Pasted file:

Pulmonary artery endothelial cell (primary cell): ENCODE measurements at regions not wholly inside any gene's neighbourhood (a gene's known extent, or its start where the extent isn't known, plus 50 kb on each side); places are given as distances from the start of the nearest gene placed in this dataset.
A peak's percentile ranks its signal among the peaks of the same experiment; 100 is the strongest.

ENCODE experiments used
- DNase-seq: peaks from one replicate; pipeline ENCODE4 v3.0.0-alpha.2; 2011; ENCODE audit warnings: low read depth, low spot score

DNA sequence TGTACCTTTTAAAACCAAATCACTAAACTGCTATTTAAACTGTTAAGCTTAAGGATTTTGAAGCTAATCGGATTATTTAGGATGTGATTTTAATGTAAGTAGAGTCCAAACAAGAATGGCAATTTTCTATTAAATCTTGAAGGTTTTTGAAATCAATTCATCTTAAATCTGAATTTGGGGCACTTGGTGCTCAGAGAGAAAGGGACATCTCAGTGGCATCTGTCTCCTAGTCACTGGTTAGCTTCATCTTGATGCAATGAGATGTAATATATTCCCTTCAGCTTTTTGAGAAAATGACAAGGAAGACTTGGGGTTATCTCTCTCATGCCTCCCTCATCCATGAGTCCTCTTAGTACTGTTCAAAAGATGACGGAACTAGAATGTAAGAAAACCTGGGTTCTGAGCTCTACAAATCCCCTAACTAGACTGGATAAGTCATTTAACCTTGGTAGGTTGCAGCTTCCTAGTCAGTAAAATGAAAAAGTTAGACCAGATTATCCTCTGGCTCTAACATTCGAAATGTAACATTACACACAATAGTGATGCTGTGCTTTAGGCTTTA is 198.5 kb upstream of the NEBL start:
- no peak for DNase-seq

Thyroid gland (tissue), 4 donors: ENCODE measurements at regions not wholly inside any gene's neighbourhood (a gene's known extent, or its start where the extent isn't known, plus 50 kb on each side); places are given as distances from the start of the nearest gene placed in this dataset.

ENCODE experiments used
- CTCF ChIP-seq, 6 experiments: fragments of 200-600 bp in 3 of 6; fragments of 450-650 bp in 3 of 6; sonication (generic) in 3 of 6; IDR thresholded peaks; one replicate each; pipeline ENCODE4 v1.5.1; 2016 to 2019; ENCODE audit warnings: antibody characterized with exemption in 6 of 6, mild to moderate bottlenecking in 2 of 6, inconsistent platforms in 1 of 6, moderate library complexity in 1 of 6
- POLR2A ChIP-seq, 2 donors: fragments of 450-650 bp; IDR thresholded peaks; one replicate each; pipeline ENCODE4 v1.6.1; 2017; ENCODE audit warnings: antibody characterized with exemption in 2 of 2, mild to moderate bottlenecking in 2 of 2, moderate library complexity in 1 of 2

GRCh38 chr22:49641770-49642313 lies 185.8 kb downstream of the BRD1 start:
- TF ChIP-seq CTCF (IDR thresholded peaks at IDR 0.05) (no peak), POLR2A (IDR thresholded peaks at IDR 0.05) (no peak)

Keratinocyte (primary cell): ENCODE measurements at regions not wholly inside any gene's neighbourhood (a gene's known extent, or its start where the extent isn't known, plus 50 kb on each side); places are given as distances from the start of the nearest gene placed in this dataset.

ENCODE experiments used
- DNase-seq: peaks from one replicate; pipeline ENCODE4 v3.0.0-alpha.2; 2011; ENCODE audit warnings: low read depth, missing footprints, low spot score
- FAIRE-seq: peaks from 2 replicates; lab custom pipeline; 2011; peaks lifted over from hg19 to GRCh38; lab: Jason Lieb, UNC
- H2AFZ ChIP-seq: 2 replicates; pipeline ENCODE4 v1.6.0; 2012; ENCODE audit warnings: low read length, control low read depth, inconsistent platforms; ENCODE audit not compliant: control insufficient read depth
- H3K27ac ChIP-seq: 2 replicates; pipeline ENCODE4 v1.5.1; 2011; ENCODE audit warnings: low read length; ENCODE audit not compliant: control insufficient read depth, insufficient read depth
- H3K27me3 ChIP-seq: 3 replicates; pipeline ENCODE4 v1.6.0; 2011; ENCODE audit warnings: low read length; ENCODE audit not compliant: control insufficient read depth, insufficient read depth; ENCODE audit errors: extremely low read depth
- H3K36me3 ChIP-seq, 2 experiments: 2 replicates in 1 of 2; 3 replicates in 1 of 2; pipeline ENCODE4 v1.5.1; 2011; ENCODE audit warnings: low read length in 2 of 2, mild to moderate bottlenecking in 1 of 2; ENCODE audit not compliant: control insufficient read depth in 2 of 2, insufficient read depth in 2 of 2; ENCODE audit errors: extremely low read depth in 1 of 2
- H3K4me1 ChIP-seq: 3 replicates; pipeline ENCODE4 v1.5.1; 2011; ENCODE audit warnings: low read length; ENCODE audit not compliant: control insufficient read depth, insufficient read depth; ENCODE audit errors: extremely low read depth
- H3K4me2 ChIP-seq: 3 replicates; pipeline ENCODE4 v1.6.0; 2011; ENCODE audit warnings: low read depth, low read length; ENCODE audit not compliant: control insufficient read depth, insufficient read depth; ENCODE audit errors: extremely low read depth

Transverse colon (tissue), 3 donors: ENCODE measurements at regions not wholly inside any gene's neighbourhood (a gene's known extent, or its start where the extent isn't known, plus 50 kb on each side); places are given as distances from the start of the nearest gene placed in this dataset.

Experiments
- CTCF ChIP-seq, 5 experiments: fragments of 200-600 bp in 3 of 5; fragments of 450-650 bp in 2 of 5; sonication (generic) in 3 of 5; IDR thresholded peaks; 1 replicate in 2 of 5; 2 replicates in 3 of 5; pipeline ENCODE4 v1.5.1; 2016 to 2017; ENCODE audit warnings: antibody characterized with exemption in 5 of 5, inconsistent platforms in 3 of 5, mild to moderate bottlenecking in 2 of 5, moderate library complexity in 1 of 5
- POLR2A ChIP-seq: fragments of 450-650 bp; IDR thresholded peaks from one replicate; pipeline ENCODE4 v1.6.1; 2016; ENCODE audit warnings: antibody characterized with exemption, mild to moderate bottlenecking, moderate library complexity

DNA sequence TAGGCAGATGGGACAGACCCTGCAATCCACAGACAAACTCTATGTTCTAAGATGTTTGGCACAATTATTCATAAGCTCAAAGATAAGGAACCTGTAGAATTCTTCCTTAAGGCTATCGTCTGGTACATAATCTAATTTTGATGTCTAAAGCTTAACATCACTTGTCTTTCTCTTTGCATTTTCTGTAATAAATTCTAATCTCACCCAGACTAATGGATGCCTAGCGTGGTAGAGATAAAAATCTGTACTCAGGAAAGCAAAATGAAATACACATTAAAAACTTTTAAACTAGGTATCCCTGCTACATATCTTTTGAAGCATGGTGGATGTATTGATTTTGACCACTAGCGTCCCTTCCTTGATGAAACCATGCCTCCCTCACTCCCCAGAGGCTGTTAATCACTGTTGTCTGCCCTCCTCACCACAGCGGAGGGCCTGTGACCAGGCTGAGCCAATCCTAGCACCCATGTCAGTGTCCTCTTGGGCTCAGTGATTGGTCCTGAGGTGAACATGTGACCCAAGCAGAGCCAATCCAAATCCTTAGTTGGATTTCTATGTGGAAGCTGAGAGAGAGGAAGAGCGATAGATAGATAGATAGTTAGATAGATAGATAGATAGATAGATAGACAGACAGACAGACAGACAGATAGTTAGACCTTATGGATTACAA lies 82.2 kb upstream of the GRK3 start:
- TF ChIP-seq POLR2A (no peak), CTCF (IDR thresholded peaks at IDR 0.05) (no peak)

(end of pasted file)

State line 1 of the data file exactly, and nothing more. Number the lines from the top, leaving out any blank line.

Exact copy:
Pulmonary artery endothelial cell (primary cell): ENCODE measurements at regions not wholly inside any gene's neighbourhood (a gene's known extent, or its start where the extent isn't known, plus 50 kb on each side); places are given as distances from the start of the nearest gene placed in this dataset.